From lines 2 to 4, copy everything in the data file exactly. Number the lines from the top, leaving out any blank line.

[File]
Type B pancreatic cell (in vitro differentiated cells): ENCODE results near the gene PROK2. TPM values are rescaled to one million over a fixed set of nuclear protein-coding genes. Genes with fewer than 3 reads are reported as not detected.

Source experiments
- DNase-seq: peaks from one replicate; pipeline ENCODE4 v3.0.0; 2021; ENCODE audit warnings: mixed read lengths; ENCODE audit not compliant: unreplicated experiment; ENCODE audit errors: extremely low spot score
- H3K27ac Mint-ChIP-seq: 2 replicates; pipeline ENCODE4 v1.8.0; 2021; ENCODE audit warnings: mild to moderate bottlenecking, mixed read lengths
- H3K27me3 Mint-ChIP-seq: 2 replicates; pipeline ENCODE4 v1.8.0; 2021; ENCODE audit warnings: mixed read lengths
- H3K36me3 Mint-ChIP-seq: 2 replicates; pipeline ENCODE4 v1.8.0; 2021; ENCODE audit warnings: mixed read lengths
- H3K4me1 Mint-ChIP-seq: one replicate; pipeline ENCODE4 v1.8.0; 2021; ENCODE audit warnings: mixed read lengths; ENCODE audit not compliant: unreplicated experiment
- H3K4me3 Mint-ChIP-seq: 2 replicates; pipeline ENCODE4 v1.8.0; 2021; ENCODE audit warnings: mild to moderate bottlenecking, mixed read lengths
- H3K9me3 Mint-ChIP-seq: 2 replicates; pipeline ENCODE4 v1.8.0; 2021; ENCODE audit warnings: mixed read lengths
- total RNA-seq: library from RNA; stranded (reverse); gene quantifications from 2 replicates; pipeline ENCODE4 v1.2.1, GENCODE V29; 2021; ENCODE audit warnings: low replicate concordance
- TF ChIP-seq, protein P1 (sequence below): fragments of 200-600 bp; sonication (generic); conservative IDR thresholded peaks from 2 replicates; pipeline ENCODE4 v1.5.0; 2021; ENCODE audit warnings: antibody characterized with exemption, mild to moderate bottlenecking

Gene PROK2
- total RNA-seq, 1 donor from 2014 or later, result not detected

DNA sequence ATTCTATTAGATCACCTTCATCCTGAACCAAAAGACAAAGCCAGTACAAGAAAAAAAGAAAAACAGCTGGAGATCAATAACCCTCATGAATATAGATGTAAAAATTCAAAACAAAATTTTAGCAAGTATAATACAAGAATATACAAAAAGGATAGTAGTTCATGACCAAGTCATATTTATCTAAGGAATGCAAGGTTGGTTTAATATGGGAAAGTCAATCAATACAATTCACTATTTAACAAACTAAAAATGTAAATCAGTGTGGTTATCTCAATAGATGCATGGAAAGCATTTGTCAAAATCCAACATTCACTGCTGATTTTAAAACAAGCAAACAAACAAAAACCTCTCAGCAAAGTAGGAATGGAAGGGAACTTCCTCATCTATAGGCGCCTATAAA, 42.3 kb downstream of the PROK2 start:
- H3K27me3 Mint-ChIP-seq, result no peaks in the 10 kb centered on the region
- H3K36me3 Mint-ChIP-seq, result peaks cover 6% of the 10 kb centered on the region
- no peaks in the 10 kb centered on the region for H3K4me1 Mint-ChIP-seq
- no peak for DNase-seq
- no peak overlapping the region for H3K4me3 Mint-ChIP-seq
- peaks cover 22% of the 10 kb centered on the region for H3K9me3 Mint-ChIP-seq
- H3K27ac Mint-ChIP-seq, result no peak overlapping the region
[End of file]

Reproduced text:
Source experiments
- DNase-seq: peaks from one replicate; pipeline ENCODE4 v3.0.0; 2021; ENCODE audit warnings: mixed read lengths; ENCODE audit not compliant: unreplicated experiment; ENCODE audit errors: extremely low spot score
- H3K27ac Mint-ChIP-seq: 2 replicates; pipeline ENCODE4 v1.8.0; 2021; ENCODE audit warnings: mild to moderate bottlenecking, mixed read lengths